EconPapers    
Economics at your fingertips  
 

How and why studies disagree about the effects of education on health: A systematic review and meta-analysis of studies of compulsory schooling laws

Rita Hamad, Holly Elser, Duy C. Tran, David H. Rehkopf and Steven N. Goodman

Social Science & Medicine, 2018, vol. 212, issue C, 168-178

Abstract: Rich literatures across multiple disciplines document the association between increased educational attainment and improved health. While quasi-experimental studies have exploited variation in educational policies to more rigorously estimate the health effects of education, there remains disagreement about whether education and health are causally linked. The aim of this study was to conduct a systematic review and meta-analysis to characterize this literature, with a focus on quasi-experimental studies of compulsory schooling laws (CSLs). Articles from 1990 to 2015 were obtained through electronic searches and manual searches of reference lists. We searched for English-language studies and included manuscripts if: (1) they involved original data analysis; (2) outcomes were health-related; and (3) the primary predictor utilized variation in CSLs. We identified 89 articles in 25 countries examining over 25 health outcomes, with over 600 individual point estimates. We systematically characterized heterogeneity on key study design features and conducted a meta-analysis of studies with comparable health outcome and exposure variables. Within countries, studies differed in terms of birth cohorts included, the measurement of health outcomes within a given category, and the type of CSL variation examined. Over 90% of manuscripts included multiple analytic techniques, such as econometric and standard regression methods, with as many as 31 “primary” models in a single study. A qualitative synthesis of study findings indicated that educational attainment has an effect on the majority of health outcomes—most beneficial, some negative—while the meta-analysis demonstrated small beneficial effects for mortality, smoking, and obesity. Future work could focus on inconsistent findings identified by this study, or review the health effects of other types of educational policies.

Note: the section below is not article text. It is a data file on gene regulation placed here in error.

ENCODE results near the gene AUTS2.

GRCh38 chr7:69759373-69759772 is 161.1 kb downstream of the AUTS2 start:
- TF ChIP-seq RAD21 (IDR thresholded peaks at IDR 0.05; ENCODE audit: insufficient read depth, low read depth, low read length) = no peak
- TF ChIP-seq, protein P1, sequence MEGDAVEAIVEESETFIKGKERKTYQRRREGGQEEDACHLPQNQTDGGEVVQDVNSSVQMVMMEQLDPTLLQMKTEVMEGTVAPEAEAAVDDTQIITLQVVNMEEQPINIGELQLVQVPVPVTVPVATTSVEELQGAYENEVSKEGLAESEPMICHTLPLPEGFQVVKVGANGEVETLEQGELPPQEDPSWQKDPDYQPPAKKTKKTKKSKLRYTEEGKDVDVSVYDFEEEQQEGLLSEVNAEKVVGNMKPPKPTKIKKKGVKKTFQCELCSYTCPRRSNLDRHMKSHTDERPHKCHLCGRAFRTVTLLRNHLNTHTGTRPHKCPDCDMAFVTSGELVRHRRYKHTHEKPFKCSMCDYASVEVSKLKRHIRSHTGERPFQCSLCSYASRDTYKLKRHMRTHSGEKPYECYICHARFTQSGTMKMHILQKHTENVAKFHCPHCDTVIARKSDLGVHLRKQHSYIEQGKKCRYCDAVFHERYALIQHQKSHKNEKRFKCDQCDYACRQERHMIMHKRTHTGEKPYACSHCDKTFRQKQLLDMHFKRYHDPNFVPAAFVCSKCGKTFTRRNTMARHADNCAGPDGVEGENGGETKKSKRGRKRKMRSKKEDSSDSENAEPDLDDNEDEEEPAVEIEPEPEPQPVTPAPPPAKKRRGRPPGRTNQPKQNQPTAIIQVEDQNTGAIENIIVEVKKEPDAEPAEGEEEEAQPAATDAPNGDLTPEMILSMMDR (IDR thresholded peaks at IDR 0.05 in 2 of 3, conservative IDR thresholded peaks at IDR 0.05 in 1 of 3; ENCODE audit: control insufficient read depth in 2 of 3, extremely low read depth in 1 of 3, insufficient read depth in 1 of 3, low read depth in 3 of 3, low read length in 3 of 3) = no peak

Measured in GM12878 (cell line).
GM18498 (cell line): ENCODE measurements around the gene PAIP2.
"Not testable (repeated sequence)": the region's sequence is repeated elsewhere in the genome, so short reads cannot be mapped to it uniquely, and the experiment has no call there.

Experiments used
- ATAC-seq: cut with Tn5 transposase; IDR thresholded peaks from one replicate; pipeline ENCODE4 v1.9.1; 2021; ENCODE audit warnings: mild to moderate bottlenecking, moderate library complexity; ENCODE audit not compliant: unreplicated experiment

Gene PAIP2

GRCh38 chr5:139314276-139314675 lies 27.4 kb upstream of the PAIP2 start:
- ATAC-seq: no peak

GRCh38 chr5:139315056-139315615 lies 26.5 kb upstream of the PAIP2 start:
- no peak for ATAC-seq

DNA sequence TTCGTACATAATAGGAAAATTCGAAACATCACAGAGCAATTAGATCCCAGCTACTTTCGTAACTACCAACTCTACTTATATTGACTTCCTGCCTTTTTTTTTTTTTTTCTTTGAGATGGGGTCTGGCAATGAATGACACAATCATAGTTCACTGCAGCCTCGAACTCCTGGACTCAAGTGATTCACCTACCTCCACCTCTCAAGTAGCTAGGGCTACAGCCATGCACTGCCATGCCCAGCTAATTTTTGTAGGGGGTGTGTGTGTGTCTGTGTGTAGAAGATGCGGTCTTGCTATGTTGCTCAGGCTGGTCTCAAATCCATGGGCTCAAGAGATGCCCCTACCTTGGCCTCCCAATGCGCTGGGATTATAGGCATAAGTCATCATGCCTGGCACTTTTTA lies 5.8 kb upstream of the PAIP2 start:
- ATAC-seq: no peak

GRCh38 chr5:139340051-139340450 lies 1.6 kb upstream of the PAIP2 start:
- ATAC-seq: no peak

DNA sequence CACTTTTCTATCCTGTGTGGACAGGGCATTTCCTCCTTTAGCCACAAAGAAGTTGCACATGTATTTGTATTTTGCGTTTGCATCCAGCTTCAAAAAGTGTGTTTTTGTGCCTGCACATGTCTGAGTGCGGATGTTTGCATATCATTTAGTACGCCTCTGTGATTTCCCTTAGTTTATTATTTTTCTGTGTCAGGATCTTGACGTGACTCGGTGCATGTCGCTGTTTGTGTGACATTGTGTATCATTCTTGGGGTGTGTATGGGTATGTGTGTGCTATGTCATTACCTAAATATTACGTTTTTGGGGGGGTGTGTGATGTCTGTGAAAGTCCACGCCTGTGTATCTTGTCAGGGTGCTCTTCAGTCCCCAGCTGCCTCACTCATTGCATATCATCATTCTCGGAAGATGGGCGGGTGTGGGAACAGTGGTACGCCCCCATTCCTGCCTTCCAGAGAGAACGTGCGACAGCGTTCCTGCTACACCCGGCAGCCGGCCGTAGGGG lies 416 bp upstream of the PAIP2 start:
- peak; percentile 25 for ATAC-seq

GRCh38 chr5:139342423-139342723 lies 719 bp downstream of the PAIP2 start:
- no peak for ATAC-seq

Keywords: Compulsory schooling laws; Educational attainment; Instrumental variables; Policy evaluation; Regression discontinuity; Systematic review; Meta-Analysis (search for similar items in EconPapers)
Date: 2018
References: View references in EconPapers View complete reference list from CitEc
Citations View citations in EconPapers (1) Track citations by RSS feed

Downloads: (external link)
http://www.sciencedirect.com/science/article/pii/S0277953618303733
Full text for ScienceDirect subscribers only

Related works:
This item may be available elsewhere in EconPapers: Search for items with the same title.

Export reference: BibTeX RIS (EndNote, ProCite, RefMan) HTML/Text

Persistent link: https://EconPapers.repec.org/RePEc:eee:socmed:v:212:y:2018:i:c:p:168-178

Ordering information: This journal article can be ordered from
http://www.elsevier.com/wps/find/supportfaq.cws_home/regional
http://www.elsevier. ... _01_ooc_1&version=01

Access Statistics for this article

Social Science & Medicine is currently edited by Ichiro (I.) Kawachi and S.V. (S.V.) Subramanian

More articles in Social Science & Medicine from Elsevier
Bibliographic data for series maintained by Dana Niculescu ().

 
Page updated 2019-01-19
Handle: RePEc:eee:socmed:v:212:y:2018:i:c:p:168-178